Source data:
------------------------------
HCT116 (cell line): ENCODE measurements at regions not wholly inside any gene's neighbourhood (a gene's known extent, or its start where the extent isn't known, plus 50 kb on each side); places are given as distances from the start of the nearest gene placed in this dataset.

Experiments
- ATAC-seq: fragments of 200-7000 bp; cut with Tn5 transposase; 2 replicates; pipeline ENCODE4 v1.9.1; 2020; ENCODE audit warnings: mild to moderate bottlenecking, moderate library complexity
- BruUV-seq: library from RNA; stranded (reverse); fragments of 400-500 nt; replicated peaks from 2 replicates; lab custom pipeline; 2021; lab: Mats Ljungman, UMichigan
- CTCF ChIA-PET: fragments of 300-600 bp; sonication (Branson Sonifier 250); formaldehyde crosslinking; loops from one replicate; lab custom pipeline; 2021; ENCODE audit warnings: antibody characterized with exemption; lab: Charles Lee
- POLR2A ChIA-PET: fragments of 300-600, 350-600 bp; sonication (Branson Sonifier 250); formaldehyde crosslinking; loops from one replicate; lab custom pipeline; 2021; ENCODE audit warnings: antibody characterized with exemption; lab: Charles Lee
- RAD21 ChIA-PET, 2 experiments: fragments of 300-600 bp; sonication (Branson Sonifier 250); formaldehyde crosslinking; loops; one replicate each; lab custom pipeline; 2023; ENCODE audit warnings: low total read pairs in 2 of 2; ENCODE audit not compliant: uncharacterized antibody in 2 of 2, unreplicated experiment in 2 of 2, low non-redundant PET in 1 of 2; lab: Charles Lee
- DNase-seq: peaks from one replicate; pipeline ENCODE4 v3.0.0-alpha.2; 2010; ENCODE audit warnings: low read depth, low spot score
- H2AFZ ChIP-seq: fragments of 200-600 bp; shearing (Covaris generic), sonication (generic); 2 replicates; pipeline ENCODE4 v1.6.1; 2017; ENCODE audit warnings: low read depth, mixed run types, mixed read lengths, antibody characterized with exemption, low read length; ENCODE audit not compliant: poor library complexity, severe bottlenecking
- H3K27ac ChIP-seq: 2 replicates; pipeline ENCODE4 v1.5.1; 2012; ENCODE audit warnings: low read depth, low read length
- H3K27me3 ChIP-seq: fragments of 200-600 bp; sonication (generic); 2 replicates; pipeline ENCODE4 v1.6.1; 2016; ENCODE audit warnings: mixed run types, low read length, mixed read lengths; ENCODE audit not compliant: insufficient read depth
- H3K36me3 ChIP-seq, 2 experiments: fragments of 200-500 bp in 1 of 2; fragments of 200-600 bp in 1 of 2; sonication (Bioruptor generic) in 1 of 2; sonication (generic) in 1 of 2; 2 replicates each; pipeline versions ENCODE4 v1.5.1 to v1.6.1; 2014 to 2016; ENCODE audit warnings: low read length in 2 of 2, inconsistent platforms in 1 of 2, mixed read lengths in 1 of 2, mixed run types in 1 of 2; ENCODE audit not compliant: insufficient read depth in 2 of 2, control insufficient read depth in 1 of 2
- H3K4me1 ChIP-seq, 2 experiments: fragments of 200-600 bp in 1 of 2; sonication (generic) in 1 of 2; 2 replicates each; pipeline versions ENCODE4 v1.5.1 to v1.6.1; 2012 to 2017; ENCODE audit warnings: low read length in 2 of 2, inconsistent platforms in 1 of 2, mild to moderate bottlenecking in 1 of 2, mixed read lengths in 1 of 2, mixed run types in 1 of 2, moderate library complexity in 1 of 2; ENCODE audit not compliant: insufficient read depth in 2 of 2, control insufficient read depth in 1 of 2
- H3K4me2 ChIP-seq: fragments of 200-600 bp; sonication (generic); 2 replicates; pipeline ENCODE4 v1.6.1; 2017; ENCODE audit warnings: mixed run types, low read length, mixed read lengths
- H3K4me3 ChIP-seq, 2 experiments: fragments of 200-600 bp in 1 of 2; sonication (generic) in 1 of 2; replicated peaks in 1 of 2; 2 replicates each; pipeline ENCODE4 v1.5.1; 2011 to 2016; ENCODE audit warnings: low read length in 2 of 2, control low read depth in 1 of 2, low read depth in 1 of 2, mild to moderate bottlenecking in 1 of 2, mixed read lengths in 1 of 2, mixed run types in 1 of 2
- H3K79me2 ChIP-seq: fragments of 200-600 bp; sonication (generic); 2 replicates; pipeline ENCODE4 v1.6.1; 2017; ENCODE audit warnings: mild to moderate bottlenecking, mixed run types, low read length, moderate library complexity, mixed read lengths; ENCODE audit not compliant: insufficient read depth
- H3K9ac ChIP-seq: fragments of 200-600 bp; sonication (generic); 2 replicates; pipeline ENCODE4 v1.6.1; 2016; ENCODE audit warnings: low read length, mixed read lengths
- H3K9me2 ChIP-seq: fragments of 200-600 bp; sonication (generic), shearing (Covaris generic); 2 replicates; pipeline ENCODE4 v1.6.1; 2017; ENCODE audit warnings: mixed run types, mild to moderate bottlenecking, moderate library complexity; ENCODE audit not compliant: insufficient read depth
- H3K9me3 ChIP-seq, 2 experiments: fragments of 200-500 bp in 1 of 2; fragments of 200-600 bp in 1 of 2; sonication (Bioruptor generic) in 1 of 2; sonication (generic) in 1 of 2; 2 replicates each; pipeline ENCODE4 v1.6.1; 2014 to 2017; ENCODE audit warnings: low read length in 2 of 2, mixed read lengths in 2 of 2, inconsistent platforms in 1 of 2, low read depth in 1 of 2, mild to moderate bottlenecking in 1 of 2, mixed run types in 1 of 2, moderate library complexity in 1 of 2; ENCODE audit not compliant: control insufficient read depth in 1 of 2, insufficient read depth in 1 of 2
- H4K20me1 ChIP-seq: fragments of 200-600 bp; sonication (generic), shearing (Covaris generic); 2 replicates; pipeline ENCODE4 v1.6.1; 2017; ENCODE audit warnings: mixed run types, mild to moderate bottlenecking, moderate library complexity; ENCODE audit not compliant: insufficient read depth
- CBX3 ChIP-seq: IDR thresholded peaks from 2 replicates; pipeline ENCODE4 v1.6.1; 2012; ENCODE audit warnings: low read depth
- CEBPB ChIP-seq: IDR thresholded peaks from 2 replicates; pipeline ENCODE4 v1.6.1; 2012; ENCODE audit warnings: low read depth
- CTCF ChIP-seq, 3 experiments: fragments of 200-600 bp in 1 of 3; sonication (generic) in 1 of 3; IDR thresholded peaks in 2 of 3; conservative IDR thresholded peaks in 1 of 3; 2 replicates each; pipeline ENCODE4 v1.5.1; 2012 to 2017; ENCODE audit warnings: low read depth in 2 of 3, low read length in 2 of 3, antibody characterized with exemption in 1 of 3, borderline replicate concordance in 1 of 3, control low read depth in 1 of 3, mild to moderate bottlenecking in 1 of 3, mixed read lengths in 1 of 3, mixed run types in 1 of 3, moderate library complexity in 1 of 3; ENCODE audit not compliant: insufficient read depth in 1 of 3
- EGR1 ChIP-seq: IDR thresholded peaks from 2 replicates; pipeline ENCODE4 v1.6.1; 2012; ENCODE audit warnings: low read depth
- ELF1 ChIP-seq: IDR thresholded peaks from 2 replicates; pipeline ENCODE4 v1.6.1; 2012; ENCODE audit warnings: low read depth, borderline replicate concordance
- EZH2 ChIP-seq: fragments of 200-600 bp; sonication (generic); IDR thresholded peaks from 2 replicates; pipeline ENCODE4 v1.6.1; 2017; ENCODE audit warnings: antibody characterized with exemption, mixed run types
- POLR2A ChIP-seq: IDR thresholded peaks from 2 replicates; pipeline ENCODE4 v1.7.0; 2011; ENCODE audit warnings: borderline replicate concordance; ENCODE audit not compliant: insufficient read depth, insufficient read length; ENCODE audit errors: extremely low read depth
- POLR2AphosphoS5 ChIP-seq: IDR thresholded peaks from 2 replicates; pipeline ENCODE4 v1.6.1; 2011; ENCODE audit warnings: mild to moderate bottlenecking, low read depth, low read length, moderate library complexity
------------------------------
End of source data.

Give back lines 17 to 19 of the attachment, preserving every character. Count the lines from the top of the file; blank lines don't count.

- H3K9ac ChIP-seq: fragments of 200-600 bp; sonication (generic); 2 replicates; pipeline ENCODE4 v1.6.1; 2016; ENCODE audit warnings: low read length, mixed read lengths
- H3K9me2 ChIP-seq: fragments of 200-600 bp; sonication (generic), shearing (Covaris generic); 2 replicates; pipeline ENCODE4 v1.6.1; 2017; ENCODE audit warnings: mixed run types, mild to moderate bottlenecking, moderate library complexity; ENCODE audit not compliant: insufficient read depth
- H3K9me3 ChIP-seq, 2 experiments: fragments of 200-500 bp in 1 of 2; fragments of 200-600 bp in 1 of 2; sonication (Bioruptor generic) in 1 of 2; sonication (generic) in 1 of 2; 2 replicates each; pipeline ENCODE4 v1.6.1; 2014 to 2017; ENCODE audit warnings: low read length in 2 of 2, mixed read lengths in 2 of 2, inconsistent platforms in 1 of 2, low read depth in 1 of 2, mild to moderate bottlenecking in 1 of 2, mixed run types in 1 of 2, moderate library complexity in 1 of 2; ENCODE audit not compliant: control insufficient read depth in 1 of 2, insufficient read depth in 1 of 2